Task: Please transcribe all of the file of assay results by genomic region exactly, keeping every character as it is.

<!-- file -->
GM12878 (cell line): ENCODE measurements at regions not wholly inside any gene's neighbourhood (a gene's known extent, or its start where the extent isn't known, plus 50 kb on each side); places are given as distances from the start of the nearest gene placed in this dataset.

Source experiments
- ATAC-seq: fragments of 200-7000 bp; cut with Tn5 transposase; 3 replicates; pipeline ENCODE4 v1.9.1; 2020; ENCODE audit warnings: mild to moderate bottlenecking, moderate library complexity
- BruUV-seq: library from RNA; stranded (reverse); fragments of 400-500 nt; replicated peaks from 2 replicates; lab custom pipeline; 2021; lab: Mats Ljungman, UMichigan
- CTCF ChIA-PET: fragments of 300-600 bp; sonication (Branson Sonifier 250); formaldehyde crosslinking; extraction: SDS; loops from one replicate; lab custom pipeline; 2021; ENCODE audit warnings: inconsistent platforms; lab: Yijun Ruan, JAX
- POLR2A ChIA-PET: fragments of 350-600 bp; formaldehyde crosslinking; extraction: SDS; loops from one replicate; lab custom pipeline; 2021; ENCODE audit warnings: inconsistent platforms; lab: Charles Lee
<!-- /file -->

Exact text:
GM12878 (cell line): ENCODE measurements at regions not wholly inside any gene's neighbourhood (a gene's known extent, or its start where the extent isn't known, plus 50 kb on each side); places are given as distances from the start of the nearest gene placed in this dataset.

Source experiments
- ATAC-seq: fragments of 200-7000 bp; cut with Tn5 transposase; 3 replicates; pipeline ENCODE4 v1.9.1; 2020; ENCODE audit warnings: mild to moderate bottlenecking, moderate library complexity
- BruUV-seq: library from RNA; stranded (reverse); fragments of 400-500 nt; replicated peaks from 2 replicates; lab custom pipeline; 2021; lab: Mats Ljungman, UMichigan
- CTCF ChIA-PET: fragments of 300-600 bp; sonication (Branson Sonifier 250); formaldehyde crosslinking; extraction: SDS; loops from one replicate; lab custom pipeline; 2021; ENCODE audit warnings: inconsistent platforms; lab: Yijun Ruan, JAX
- POLR2A ChIA-PET: fragments of 350-600 bp; formaldehyde crosslinking; extraction: SDS; loops from one replicate; lab custom pipeline; 2021; ENCODE audit warnings: inconsistent platforms; lab: Charles Lee